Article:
Broadcasting legend Alistair Cooke has died, less than a month after he recorded his final “Letter from America”, BBC radio said this morning. He was 95. Details of the death of the BBC’s longest-serving foreign correspondent were not immediately disclosed, but it was known that Cooke, who lived in New York, was suffering from heart disease and arthritis. It was on doctor’s orders that he aired his last “Letter from America” on March 6 on the BBC’s domestic and World Service radio services, ending a series that ran for 58 years. Cooke was also a household name among Americans, both as host of the cultural programmes “Omnibus” and Masterpiece Theatre,” and for his history series “Alistair Cooke’s America”.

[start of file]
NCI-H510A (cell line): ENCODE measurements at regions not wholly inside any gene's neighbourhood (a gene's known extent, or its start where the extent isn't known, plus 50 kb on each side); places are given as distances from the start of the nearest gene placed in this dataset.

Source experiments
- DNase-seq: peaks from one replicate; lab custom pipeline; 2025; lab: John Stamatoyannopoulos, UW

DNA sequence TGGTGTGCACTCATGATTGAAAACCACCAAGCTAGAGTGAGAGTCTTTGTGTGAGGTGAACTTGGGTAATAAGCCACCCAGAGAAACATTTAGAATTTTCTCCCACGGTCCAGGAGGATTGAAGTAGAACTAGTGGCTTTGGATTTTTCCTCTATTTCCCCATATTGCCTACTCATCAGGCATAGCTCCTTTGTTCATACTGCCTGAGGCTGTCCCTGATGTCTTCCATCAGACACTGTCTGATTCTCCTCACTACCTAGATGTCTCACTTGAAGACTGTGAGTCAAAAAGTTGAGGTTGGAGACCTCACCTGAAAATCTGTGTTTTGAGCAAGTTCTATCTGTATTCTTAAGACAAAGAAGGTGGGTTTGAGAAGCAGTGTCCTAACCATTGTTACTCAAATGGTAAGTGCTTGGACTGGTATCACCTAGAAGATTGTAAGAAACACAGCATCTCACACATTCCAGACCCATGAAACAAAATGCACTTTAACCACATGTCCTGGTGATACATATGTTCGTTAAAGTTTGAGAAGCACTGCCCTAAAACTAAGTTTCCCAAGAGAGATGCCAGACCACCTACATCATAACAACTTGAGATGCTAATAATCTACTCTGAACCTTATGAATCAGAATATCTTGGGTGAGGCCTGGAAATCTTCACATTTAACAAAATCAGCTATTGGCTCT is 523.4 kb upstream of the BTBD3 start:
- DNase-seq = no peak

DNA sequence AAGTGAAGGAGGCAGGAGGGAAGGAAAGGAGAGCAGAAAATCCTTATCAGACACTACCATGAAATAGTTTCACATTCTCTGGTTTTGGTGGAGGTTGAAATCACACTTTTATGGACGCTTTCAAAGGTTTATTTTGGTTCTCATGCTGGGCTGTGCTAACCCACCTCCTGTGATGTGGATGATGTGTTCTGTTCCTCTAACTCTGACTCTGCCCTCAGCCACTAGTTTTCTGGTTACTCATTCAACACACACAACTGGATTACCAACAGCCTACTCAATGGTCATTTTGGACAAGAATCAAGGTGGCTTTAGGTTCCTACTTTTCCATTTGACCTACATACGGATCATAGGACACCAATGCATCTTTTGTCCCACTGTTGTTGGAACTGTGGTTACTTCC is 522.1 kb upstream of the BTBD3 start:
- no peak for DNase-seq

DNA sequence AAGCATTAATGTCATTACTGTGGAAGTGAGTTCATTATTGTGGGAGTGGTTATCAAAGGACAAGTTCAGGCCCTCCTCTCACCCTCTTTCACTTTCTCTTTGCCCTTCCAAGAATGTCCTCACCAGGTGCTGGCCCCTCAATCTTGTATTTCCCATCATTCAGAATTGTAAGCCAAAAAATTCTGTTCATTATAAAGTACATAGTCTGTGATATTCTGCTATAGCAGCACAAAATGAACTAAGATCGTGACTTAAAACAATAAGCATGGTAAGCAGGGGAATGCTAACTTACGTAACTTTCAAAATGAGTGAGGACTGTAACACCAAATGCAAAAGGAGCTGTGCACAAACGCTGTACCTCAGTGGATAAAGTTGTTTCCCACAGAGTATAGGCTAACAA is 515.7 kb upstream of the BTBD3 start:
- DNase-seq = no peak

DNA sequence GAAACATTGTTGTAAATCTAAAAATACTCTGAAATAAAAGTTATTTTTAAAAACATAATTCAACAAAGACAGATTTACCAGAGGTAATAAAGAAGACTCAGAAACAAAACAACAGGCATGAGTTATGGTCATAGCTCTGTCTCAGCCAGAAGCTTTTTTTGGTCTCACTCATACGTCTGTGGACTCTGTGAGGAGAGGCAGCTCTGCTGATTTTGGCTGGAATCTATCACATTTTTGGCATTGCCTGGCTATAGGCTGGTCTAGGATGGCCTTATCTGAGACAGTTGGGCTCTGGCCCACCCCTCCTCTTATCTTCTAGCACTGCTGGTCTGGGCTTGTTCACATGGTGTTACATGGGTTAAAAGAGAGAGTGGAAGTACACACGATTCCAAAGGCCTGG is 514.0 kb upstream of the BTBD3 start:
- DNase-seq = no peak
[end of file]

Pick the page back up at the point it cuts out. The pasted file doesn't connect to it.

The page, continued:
Mark Byford, BBC Acting Director General, said: “Alistair Cooke was one of the greatest broadcasters ever in the history of the BBC - an outstanding commentator of the 20th Century. His insight, wisdom and unique ability to craft words enabled millions of listeners in the UK and around the world to understand the texture of the United States and its people. All of us at the BBC are saddened today.”